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In France, some workers win right to unplug after work

France has given American workers another reason to feel overworked.

One complaint of modern working life is the impossibility of actually leaving work. Given the ubiquity of smartphones, wifi and Internet connections, reading your boss' email is always just one click away.

But a new labor agreement in France is providing some protections for those most likely to find it difficult to check out after work: more than 300,000 tech-sector workers at companies such as Google and Facebook, The Associated Press notes. Under the pact, workers with flexible shifts, such as consultants, have the right to disconnect if they're at risk of burning out.

Given France's 35-hour workweek and mandated 30 annual vacation days, the country has the reputation among Americans of being either a worker's paradise or a socialist's nightmare. It's not likely that this newest twist to France's labor regulations will change any of those views, even though employers' groups who signed the deal are trying to play down reports that the agreement bans email after 6 p.m. Instead, the deal requires that employees receive 11 hours of daily uninterrupted "rest" time.

"The image of the 'frogs' who don't get anything done, who just take vacations -- that's not what this is about at all," Max Balensi, an official with one of the employers' groups, told The New York Times.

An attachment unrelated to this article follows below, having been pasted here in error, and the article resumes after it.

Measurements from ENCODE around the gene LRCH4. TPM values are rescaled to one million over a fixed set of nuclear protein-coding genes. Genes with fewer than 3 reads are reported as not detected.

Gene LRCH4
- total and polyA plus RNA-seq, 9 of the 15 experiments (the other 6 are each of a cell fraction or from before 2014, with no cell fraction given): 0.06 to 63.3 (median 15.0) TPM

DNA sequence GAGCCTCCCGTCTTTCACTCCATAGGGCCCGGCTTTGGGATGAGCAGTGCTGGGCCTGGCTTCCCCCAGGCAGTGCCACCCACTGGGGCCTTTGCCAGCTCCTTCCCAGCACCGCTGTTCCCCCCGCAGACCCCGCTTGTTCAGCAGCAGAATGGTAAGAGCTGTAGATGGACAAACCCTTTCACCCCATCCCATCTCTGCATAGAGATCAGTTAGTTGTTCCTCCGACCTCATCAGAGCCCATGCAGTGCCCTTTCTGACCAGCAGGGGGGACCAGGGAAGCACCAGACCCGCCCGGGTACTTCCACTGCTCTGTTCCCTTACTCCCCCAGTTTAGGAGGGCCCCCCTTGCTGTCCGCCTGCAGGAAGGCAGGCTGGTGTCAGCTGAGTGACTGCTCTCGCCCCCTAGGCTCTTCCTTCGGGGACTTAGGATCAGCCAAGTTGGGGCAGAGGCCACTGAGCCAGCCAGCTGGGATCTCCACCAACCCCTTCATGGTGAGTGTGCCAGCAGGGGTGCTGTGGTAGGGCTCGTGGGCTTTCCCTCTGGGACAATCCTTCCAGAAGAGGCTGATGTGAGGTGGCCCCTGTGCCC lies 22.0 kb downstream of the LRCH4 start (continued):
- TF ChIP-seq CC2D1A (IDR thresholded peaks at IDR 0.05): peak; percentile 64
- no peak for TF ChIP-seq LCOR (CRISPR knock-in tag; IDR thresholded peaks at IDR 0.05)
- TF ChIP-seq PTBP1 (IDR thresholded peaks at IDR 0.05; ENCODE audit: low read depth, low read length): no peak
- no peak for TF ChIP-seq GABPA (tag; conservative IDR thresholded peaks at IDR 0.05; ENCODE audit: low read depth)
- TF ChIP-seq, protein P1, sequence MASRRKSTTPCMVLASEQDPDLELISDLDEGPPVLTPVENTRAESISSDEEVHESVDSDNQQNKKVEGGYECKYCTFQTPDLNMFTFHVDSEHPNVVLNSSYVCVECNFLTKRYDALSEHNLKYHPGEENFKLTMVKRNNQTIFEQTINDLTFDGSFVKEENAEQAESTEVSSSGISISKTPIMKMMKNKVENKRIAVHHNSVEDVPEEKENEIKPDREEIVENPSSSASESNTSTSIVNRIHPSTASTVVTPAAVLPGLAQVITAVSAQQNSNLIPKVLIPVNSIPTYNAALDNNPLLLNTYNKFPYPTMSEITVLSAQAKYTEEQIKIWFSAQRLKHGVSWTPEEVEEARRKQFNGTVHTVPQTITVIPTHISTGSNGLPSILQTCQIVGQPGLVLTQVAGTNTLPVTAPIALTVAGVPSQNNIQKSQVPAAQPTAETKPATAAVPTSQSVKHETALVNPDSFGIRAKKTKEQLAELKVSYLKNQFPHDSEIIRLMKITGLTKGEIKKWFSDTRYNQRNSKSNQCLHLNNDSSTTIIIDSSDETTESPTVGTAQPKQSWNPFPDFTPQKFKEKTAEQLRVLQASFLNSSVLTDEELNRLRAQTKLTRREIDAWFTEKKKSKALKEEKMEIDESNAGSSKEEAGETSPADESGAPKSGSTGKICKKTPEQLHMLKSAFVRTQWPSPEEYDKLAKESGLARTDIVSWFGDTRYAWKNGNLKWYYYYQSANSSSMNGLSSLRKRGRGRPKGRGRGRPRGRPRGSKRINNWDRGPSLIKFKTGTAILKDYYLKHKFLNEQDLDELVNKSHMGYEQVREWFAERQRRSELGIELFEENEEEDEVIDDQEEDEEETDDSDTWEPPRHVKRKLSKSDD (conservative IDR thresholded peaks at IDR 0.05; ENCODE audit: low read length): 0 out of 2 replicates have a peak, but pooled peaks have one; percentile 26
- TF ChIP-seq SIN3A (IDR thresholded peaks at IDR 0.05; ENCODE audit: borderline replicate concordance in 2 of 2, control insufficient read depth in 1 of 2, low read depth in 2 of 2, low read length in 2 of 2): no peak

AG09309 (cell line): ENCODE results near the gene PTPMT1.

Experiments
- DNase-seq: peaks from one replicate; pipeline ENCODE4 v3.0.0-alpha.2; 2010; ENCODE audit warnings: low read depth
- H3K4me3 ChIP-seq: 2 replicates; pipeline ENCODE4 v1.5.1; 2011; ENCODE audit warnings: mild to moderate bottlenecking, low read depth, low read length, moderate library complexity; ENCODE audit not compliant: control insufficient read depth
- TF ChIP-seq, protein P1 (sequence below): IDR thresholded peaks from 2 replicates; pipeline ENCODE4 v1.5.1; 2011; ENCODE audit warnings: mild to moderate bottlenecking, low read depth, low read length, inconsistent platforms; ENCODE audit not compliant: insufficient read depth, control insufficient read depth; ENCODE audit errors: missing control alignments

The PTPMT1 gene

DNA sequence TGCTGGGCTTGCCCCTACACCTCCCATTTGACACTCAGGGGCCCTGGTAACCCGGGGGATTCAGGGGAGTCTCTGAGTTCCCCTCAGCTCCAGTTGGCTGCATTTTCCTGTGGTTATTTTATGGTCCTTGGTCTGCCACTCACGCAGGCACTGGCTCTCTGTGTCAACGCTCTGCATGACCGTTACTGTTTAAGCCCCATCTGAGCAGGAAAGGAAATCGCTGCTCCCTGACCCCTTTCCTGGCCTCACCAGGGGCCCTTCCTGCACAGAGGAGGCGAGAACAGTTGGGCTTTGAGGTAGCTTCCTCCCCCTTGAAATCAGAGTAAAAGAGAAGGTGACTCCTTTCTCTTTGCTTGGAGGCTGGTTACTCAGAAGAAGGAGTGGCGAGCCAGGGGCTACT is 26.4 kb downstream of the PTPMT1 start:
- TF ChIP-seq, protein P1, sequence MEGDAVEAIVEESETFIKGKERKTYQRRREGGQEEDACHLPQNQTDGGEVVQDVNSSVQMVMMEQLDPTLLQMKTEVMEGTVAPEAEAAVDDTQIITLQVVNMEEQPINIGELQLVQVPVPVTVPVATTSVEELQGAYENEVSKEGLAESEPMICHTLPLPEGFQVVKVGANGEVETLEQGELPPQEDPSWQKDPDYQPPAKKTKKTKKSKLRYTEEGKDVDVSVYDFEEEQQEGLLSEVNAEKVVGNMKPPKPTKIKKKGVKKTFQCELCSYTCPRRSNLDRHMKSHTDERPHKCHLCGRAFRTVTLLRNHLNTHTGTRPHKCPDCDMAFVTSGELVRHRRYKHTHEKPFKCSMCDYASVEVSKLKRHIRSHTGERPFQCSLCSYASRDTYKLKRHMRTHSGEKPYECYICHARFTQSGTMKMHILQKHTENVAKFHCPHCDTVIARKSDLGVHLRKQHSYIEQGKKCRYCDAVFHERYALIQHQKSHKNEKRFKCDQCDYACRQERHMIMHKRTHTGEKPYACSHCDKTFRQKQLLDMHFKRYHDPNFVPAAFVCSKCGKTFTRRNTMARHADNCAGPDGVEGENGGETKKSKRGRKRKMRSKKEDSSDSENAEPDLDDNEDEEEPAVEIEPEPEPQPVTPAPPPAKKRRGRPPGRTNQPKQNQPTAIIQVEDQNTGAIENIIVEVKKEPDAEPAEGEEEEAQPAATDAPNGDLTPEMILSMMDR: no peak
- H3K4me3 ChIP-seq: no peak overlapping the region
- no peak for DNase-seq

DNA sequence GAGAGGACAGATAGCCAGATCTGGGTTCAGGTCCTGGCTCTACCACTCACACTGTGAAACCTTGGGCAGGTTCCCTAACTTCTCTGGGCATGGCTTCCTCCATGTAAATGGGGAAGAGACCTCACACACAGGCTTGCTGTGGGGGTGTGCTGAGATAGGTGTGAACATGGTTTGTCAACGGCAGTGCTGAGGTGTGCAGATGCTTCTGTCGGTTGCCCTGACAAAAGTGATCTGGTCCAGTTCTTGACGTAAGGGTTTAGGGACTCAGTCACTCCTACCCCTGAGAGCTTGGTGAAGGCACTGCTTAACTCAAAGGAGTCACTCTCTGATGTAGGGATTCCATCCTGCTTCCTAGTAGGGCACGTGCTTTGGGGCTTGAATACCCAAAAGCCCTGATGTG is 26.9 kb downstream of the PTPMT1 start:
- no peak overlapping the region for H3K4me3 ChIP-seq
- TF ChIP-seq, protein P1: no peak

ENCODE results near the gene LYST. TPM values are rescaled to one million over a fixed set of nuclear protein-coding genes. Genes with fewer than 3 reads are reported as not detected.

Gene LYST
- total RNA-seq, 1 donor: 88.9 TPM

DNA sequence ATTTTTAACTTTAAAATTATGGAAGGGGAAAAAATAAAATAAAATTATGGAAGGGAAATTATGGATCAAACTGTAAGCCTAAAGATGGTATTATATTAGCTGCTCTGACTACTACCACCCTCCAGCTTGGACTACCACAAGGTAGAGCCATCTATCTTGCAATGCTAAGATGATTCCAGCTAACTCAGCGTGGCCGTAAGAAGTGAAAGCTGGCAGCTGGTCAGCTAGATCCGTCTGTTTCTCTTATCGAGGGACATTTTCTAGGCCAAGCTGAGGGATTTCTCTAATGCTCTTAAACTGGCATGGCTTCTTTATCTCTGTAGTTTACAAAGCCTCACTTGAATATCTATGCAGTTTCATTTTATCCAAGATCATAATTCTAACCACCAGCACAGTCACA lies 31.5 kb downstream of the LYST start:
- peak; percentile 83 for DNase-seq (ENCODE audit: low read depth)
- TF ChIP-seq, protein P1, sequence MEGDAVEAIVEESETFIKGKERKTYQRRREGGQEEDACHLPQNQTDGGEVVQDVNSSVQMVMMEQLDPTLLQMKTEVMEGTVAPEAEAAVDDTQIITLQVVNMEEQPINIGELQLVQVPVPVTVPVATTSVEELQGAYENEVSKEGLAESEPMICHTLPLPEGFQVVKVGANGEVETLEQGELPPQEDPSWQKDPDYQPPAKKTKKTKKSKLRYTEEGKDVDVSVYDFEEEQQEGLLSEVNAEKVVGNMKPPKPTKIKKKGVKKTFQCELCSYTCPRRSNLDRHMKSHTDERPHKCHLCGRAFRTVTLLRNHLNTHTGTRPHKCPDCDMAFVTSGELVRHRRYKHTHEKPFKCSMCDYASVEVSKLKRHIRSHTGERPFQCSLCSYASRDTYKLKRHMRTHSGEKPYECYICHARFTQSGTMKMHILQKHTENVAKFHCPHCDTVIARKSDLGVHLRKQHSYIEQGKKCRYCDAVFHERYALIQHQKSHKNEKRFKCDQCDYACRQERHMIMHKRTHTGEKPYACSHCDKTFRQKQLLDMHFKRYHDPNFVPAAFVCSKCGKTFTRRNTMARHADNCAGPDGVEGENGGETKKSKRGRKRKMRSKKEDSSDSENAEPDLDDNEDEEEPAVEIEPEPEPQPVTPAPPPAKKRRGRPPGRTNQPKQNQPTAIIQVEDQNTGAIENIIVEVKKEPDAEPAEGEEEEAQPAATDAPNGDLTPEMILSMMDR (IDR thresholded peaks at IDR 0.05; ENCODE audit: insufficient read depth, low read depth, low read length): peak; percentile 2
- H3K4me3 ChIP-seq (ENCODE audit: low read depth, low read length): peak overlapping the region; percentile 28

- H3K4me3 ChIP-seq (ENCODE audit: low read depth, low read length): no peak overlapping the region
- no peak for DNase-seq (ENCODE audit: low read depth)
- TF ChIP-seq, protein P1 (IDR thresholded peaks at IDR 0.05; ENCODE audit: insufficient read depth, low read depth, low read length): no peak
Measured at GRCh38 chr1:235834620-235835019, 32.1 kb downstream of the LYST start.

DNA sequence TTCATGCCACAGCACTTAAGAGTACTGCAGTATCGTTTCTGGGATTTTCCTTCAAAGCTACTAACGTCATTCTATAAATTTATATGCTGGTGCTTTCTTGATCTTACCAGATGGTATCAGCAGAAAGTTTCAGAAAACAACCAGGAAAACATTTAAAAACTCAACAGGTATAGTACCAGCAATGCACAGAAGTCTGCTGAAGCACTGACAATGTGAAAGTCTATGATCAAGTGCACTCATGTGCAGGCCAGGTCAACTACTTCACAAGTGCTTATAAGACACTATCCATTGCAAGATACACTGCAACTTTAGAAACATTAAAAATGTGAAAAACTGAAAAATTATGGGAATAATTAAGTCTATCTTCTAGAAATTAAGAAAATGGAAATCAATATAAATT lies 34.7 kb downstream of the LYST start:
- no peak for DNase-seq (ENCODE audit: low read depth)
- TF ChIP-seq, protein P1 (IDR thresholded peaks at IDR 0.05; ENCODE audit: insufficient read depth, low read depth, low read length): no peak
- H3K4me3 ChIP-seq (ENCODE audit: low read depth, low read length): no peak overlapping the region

While the U.K.'s Guardian newspaper reported the agreement would make it illegal to check into work after 6 p.m., that is "disinformation," Balensi said. Instead, the agreement affects consultants and tech workers whose contracts don't specify daily working hours, and so is meant to ensure "safeguards" by giving them the right to unplug, a spokeswoman for another employers' group told The Times.

"If someone is in a dangerous situation of overwork, this allows them to say 'no'," a union official told The AP. "This doesn't forbid someone from taking a USB key from the office and working at home."

Meanwhile, Americans not only get less vacation time than most Europeans, but they often fail to take all their guaranteed days. Fear of getting laid off, as well as concern that no other employee can do their job, are among the motivations driving American workaholism, according to a Glassdoor survey. And when Americans do take vacations, almost two-thirds work during their time off.

For the French, though, the concern is that overwork could hurt businesses, with Balensi noting, "If you don't have employees who are in good health, your competitiveness is going to fall."

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